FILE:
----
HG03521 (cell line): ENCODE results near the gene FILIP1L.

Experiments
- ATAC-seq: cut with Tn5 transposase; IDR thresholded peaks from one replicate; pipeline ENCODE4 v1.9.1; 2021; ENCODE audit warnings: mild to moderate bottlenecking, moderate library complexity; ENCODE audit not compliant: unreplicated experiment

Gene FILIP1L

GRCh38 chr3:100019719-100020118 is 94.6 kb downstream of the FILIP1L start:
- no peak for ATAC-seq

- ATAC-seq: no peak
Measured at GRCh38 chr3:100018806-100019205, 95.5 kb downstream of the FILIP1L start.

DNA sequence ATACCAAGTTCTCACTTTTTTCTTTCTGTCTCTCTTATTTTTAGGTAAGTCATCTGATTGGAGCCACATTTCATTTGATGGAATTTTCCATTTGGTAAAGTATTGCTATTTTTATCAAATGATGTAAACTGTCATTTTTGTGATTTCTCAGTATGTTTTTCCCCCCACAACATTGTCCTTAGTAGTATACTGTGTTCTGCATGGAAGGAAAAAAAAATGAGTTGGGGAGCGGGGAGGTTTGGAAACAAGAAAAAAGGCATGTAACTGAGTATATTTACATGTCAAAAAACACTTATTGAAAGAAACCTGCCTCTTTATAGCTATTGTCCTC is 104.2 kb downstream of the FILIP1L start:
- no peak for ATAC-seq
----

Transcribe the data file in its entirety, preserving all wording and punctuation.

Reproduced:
HG03521 (cell line): ENCODE results near the gene FILIP1L.

Experiments
- ATAC-seq: cut with Tn5 transposase; IDR thresholded peaks from one replicate; pipeline ENCODE4 v1.9.1; 2021; ENCODE audit warnings: mild to moderate bottlenecking, moderate library complexity; ENCODE audit not compliant: unreplicated experiment

Gene FILIP1L

GRCh38 chr3:100019719-100020118 is 94.6 kb downstream of the FILIP1L start:
- no peak for ATAC-seq

- ATAC-seq: no peak
Measured at GRCh38 chr3:100018806-100019205, 95.5 kb downstream of the FILIP1L start.

DNA sequence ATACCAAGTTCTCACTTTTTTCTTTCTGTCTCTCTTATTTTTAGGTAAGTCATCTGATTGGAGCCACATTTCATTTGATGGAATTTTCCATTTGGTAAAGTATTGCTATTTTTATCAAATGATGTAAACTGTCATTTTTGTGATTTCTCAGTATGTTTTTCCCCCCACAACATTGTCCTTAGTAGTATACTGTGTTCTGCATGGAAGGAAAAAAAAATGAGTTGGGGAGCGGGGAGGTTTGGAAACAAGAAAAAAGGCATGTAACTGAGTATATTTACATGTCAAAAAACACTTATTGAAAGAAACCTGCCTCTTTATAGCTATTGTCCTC is 104.2 kb downstream of the FILIP1L start:
- no peak for ATAC-seq